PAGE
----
"Madame de Fleury."

"An exile and a beggar!--Oh, you are jesting now,
Victoire--or--envious. With that sanctified face, citoyenne--perhaps
I should say Mademoiselle Victoire, you would be delighted to change
places with me this instant. Come, you shall stay with me a week, to
try how you like it."

"Excuse me," said Victoire, firmly; "I cannot stay with you,
Manon--you have chosen one way of life, and I another--quite another.
I do not repent my choice--may you never repent yours!--Farewell!"

"Bless me! what airs! and with what dignity she looks! Repent of my
choice!--a likely thing, truly. Am not I at the top of the wheel?"

"And may not the wheel turn?" said Victoire.

"Perhaps it may," said Manon; "but till it does I will enjoy myself.
Since you are of a different humour, return to Mad. Feuillot, and
_figure_ upon cambric and muslin, and make out bills, and nurse old
nuns, all the days of your life. You will never persuade me, however,
that you would not change places with me if you could. Stay till you
are tried, Mademoiselle Victoire. Who was ever in love with you, or
your virtues?--Stay till you are tried."


"But beauty, like the fair Hesperian tree,
Laden with blooming gold, had need the guard
Of dragon watch with unenchanted eye
To save her blossoms, or defend her fruit."


The trial was nearer than either Manon or Victoire expected. Manon had
scarcely pronounced the last words, when the ci-devant hairdresser
burst into the room, accompanied by several of his political
associates, who met to consult measures for the good of the nation.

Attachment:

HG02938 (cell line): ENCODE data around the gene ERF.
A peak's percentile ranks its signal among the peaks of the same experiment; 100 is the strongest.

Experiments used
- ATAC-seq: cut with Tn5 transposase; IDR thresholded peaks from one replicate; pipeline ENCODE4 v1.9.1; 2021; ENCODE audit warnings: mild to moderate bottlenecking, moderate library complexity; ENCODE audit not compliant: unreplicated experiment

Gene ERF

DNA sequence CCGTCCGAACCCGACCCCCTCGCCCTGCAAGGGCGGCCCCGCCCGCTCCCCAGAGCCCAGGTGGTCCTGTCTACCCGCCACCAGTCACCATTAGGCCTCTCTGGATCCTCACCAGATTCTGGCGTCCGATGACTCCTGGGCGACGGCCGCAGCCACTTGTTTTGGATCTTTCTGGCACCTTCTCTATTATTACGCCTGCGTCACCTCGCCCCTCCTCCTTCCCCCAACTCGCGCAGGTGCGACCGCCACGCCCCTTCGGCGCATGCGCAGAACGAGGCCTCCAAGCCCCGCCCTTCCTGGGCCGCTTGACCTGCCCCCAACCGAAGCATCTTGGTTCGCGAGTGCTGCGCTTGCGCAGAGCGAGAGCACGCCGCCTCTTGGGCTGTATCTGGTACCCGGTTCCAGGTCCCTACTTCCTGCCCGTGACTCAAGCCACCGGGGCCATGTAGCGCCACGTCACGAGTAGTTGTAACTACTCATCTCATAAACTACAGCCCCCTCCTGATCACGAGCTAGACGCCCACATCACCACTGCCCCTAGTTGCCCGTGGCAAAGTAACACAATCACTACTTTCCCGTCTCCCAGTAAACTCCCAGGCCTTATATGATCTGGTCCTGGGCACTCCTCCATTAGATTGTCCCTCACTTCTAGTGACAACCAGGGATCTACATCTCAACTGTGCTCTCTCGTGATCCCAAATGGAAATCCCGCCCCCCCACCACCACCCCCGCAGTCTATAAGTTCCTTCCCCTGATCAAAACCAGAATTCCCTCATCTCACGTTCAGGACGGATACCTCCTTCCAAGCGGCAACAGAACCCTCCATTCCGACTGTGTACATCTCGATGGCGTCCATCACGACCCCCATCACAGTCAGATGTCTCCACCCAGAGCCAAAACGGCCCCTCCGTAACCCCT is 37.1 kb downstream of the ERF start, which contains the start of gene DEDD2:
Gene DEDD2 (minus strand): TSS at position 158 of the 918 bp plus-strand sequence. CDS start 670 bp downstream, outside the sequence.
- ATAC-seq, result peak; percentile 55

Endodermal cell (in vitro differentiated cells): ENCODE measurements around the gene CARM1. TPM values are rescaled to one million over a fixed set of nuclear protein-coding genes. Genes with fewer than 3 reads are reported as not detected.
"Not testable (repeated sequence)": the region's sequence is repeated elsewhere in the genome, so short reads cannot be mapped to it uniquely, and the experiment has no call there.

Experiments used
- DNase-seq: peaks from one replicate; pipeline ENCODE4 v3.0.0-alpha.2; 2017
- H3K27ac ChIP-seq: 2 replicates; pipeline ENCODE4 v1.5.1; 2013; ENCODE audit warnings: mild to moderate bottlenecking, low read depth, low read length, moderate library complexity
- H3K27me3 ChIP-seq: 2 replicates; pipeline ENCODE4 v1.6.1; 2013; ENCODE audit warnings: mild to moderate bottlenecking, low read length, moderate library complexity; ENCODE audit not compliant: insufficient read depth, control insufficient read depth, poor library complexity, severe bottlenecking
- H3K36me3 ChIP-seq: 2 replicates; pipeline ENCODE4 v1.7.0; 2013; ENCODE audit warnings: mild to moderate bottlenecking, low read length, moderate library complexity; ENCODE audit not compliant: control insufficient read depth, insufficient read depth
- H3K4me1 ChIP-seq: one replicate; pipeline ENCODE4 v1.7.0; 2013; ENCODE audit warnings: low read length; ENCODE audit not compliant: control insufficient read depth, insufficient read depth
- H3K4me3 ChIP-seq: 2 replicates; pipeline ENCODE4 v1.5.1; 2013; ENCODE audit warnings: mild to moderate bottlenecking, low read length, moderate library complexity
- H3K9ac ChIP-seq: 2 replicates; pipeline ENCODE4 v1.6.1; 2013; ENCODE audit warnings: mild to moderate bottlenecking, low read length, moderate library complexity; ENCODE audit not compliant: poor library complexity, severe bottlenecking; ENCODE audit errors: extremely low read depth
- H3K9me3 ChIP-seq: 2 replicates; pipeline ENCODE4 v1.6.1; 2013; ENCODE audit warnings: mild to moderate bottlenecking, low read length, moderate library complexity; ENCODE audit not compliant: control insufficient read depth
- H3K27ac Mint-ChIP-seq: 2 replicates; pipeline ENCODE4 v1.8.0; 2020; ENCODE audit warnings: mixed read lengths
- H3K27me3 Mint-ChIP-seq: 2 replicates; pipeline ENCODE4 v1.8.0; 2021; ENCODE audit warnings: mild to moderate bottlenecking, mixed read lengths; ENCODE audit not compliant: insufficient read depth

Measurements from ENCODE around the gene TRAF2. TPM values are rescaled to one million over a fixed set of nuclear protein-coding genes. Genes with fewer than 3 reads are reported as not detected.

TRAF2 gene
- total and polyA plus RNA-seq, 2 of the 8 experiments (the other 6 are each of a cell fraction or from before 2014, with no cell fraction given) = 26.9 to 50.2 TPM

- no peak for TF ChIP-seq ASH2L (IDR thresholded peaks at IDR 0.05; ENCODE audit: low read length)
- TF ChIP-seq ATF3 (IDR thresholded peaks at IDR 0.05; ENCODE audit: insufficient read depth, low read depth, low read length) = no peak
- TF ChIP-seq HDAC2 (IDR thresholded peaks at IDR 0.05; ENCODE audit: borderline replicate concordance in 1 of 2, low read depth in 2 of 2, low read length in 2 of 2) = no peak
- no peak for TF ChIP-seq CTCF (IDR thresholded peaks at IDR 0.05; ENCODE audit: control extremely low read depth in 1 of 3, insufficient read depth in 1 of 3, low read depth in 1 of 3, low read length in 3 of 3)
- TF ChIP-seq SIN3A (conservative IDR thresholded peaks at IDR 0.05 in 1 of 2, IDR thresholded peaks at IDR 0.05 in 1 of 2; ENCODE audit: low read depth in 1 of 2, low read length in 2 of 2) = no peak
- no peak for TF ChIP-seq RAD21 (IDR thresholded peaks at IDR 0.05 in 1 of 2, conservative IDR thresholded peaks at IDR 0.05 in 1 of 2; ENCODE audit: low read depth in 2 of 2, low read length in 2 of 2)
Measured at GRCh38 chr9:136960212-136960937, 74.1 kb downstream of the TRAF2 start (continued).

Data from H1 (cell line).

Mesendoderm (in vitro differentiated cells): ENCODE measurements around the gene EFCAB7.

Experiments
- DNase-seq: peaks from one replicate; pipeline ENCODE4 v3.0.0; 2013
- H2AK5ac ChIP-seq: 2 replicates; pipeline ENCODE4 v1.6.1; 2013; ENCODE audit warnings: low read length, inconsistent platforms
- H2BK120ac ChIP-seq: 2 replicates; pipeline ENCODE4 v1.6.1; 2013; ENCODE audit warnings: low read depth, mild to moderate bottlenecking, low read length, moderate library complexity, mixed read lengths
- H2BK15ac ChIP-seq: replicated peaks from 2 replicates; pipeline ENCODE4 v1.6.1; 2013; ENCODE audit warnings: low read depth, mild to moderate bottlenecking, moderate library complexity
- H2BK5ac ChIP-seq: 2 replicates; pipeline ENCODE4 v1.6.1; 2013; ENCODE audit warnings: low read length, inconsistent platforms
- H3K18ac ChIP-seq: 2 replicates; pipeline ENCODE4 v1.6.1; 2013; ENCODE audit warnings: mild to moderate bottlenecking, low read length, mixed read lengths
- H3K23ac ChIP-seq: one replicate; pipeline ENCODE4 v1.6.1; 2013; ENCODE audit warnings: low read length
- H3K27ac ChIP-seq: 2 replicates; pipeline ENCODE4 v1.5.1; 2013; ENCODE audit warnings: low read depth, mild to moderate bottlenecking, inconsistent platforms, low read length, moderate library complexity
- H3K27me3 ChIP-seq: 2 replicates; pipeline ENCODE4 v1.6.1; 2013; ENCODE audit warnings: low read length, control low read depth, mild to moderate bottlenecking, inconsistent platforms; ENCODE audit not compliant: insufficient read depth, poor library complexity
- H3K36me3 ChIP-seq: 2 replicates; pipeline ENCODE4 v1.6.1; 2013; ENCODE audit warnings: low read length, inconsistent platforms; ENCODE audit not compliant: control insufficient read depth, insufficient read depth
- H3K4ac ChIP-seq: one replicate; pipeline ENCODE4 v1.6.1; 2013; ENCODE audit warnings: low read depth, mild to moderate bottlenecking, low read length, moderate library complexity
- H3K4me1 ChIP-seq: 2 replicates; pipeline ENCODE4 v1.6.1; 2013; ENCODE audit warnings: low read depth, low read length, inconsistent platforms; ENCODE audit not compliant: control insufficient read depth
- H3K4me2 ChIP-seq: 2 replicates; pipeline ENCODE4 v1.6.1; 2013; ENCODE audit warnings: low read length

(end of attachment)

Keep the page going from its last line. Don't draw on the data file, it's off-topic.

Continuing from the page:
Among these patriots was the Abb� Tracassier.

"Who is that pretty girl who is with you, Manon?" whispered he; "a
friend of yours, I hope?"

Victoire left the room immediately, but not before the profligate
abb� had seen enough to make him wish to see more. The next day he
went to Mad. Feuillot's, under pretence of buying some embroidered
handkerchiefs; he paid Victoire a profusion of extravagant
compliments, which made no impression upon her innocent heart, and
which appeared ridiculous to her plain good sense. She did not know
who he was, nor did Mad. Feuillot; for though she had often heard
of the abb�, yet she had never seen him. Several succeeding days he
returned, and addressed himself to Victoire, each time with increasing
freedom. Mad. Feuillot, who had the greatest confidence in her,
left her entirely to her own discretion. Victoire begged her friend
Annette to do the business of the shop, and stayed at work in the back
parlour. Tracassier was much disappointed by her absence; but as he
thought no great ceremony necessary in his proceedings, he made his
name known in a haughty manner to Mad. de Feuillot, and desired that
he might be admitted into the back parlour, as he had something of